Goodnight, Goodnight, Construction Site app review, by Awnali Mills
Goodnight, Goodnight, Construction Site by Sherri Duskey Rinker and Tom Lichtenheld is a classic bedtime story. Now, it’s a delightful children’s bedtime app. Created by Oceanhouse Media and available on iTunes for $3.99, this book app has all the same elements children love plus movement, sound effects, and some delightful surprises.
The app brings the book’s illustrations to life with small movements and sound effects, but not so much that they distract from the story. At the beginning, you are able to choose to read for yourself or have a narrator read to you. As the narrator reads, each word in the text is highlighted. A touch to anything on the screen brings up the noun for the object and the narrator says it, including any of the words in the text. Some of the object touches bring up not just the word, but an action as well: a vehicle rumbles, puddles splash, the bird sings. Great vocabulary shows up, with words like “spigot” and “cardinal.” Lest you think that all this might be too exciting for little ones you’re trying to get into bed, be assured that the narrator’s voice is very soothing and the yawning and gentle snoring the vehicles were doing was enough to make me yawn in sympathy!
As much as I love this app for the story alone, the thing that tips it into fantastic is that it allows you to record your own voice reading it. I can just imagine grandparents reading this for grandchildren or a traveling or military parent being able to read their child to sleep from hundreds of miles away. The app also lets you email your recording. This record function is very easy to use. The info section on the home page tells you how to do it, but the interface is so simple that I didn’t need instructions to figure it out. Even better, more than one person can record the story. The voice options screen, accessible through the little blue arrow on the center bottom, allows you to choose which narrator you’d like to hear from. The last person to record is the default for narration.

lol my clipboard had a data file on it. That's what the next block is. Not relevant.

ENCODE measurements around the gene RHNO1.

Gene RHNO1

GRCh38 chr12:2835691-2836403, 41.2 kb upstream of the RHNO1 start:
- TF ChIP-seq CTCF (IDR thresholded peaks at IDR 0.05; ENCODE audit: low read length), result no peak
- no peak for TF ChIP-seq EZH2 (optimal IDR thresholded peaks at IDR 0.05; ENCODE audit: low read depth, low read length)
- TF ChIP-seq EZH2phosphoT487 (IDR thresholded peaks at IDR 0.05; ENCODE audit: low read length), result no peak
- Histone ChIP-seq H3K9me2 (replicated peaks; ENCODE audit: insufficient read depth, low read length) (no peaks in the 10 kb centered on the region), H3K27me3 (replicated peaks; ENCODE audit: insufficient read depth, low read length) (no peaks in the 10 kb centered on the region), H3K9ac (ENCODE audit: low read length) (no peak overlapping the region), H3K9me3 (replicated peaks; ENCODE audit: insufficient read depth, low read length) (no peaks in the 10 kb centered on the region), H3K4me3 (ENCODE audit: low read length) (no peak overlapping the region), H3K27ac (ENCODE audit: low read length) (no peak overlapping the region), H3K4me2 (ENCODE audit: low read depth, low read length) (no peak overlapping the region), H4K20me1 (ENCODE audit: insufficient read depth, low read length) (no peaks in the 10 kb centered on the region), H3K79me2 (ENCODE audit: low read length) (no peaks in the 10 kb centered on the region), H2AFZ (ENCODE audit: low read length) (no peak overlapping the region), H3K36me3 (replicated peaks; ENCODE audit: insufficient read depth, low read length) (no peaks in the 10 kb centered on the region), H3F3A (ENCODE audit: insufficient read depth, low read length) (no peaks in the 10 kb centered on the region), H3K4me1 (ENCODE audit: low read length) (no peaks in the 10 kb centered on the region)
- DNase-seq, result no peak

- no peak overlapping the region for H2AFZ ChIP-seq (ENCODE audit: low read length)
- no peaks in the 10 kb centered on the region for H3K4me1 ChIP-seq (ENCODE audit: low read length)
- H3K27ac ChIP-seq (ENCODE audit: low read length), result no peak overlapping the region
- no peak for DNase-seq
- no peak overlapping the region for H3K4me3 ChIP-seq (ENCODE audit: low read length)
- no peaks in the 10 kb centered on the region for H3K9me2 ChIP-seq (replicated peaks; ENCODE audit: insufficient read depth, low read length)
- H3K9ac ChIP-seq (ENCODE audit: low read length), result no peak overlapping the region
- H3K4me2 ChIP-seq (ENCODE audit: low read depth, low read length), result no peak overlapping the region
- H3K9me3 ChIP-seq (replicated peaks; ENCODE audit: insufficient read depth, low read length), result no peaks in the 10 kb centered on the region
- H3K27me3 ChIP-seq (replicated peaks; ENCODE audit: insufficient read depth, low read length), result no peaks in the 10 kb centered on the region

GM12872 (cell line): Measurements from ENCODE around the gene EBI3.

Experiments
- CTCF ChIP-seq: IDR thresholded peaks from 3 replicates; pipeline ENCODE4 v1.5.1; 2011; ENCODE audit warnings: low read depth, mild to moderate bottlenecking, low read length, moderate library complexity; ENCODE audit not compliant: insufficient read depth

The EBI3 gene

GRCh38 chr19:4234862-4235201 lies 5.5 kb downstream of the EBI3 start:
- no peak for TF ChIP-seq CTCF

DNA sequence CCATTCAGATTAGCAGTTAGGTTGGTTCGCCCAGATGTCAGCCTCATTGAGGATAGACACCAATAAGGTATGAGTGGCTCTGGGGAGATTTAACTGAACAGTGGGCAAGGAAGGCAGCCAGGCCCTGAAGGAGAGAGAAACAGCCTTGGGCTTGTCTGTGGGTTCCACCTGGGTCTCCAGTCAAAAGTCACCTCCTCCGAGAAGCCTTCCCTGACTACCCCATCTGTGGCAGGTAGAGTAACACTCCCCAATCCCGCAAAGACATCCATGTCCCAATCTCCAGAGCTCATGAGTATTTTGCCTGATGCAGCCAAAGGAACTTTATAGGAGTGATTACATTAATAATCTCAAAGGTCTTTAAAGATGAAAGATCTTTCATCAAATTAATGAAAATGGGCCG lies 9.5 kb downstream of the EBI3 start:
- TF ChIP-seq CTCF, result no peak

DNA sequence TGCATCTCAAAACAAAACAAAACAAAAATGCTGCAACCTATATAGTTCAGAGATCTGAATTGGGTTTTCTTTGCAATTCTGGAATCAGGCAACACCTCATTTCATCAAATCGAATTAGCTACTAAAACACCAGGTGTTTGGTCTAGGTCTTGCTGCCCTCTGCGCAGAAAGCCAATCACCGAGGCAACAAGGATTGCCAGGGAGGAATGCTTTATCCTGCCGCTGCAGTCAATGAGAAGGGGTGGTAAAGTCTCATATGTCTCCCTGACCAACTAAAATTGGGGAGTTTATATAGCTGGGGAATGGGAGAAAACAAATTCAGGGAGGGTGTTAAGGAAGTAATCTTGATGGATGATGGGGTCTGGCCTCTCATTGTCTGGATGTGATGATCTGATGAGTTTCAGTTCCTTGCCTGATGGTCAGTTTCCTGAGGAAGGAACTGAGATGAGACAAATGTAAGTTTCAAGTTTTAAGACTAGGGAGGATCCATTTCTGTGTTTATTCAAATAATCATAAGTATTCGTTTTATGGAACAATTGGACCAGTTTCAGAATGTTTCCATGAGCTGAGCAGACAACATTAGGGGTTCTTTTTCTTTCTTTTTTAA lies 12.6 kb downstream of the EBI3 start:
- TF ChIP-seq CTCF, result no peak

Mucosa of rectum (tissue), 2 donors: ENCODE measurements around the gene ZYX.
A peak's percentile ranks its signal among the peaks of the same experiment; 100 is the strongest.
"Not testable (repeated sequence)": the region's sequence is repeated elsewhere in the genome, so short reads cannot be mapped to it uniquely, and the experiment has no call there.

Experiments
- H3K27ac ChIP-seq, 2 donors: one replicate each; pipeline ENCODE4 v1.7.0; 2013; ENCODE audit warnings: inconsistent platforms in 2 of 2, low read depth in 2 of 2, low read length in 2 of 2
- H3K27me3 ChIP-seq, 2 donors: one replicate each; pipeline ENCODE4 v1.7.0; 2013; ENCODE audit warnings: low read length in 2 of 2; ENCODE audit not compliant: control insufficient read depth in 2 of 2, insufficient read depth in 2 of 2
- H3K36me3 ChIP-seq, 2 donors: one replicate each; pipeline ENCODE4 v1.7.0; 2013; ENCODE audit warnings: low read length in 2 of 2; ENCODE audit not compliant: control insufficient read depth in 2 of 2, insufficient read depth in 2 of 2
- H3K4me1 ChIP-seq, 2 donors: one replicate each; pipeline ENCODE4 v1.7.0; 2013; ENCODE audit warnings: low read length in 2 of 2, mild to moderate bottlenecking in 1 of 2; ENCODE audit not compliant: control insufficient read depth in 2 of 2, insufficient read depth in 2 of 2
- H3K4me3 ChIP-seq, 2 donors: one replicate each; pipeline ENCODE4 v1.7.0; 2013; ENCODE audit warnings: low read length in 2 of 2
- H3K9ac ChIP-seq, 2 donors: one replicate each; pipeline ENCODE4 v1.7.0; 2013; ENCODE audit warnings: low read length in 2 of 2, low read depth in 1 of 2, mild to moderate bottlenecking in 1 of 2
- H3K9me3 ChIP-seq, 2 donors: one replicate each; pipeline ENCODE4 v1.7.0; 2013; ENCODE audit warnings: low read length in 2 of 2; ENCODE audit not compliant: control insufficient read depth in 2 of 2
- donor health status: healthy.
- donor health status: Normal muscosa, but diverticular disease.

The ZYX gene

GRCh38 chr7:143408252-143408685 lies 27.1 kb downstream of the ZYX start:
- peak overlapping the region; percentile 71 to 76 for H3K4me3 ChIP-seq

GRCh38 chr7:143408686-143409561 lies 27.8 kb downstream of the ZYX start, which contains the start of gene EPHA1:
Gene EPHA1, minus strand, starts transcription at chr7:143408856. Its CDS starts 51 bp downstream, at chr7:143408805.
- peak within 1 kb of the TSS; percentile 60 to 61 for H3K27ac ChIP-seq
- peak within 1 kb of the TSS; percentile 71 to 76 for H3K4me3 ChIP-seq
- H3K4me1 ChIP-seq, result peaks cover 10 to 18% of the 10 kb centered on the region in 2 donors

The only thing I disliked, and it was a preference really, were the home screen buttons for the Bookshelf, which offers an app to corral your OM apps, and Apps, which takes you to the app store. I’d have liked the ability to eliminate these from the screen.
I’m a cheapskate, and don’t usually pay much for apps, but this is totally worth the $3.99 price tag, especially if you’d like someone far away to be able to read to your child each night.Awnali Mills works in the Children’s Dept. of a public library and she gets the snot scared out of her by sudden loud sounds coming out of apps she’s trying out. She blogs at The Librarian is on the Loose. ~*~ Little eLit is a collaborative think tank of professionals thinking about the topic of young children, new media, and libraries. Individuals who share their viewpoints, experiences, and presentations in Little eLit blog posts are expressing their personal views and do not represent Little eLit as a whole.